To illustrate the diverse sources of novel ideas, let's look at how I got the inspiration for four of my own books, starting with 'His Kidnapper's Shoes'. In 2010, I was chatting with fellow travellers in Vietnam, discussing what happens when children disappear. I ventured the opinion that most, sadly, are killed by opportunistic predators.
One woman disagreed. 'I suspect sometimes they're stolen to order,' she said. 'For childless couples, who, for whatever reason, can't adopt.'
That got me thinking. What would it be like to discover you'd been abducted as a child? How would someone react on finding out the woman who raised them is a kidnapper? I love examining strong emotions, and such a situation would spark off intense feelings: anger, betrayal, and the desire to unearth the truth.
When obsessive love leads to murder
Let's examine my second novel, 'Sister, Psychopath'. Several years ago, I attended a writing course, during which the conversation turned to a real-life murder case. Our teacher told us about a woman who became obsessed with a man, believing herself in love. So much so that she decided to kill his wife and child in the hope of marrying him. She carried out her plan, but her daughter suspected what she'd done, leading to her mother's arrest and conviction.
When I heard this, I knew I had the basis for a novel. Lots of questions jumped out at me. How would it feel to be the daughter in this situation? Or the woman herself, obsessed to the point of murder? What about the subject of her infatuation, a man now bereft of his family?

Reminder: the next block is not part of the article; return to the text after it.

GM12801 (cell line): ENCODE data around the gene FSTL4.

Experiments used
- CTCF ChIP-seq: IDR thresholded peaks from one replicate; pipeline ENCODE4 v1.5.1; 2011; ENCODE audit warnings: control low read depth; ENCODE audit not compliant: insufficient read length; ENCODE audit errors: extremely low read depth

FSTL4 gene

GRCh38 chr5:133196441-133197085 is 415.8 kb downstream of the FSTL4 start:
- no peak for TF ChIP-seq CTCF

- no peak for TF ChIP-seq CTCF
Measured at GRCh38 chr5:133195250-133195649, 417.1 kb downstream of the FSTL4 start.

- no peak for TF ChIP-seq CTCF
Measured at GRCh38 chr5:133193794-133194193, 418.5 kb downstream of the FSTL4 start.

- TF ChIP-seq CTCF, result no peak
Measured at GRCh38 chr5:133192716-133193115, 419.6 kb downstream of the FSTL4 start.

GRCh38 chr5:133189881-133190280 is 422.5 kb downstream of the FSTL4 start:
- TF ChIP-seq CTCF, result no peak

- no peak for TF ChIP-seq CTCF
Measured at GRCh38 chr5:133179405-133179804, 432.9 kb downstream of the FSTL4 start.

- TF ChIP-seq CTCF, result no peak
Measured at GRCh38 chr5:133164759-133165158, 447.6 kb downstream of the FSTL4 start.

In the end, I centred on the daughter's story by creating the character of Megan Copeland, and changed the events to attempted murder, with no child involved. The novel ended up taking a different route, concentrating instead on the relationship between Megan and her sociopathic half-sister, Chloe. Psychopathy always provides plenty of material for novelists!
Discovering someone you love has a secret past
I don't remember the exact source of inspiration for my third novel, 'Guilty Innocence'. I suspect I heard about some terrible crime via the television news, because I do recall the idea came from the premise: how would it feel to discover someone you love has a secret past?
That sparked a host of other questions. What could be so awful you'd need to keep it hidden? How might the truth be revealed? Serious crime seemed the best reason for such a cover-up, which begged the question: what, exactly?
The answer was child murder; no other crime incites such passions in the public mind. The twist is that Mark Slater is innocent of the killing of two-year-old Abby Morgan. This doesn't mean he's without his demons to slay; his wrongful conviction has always eaten away at him. In addition, he has his nemesis, the twisted and violent Adam Campbell, to confront...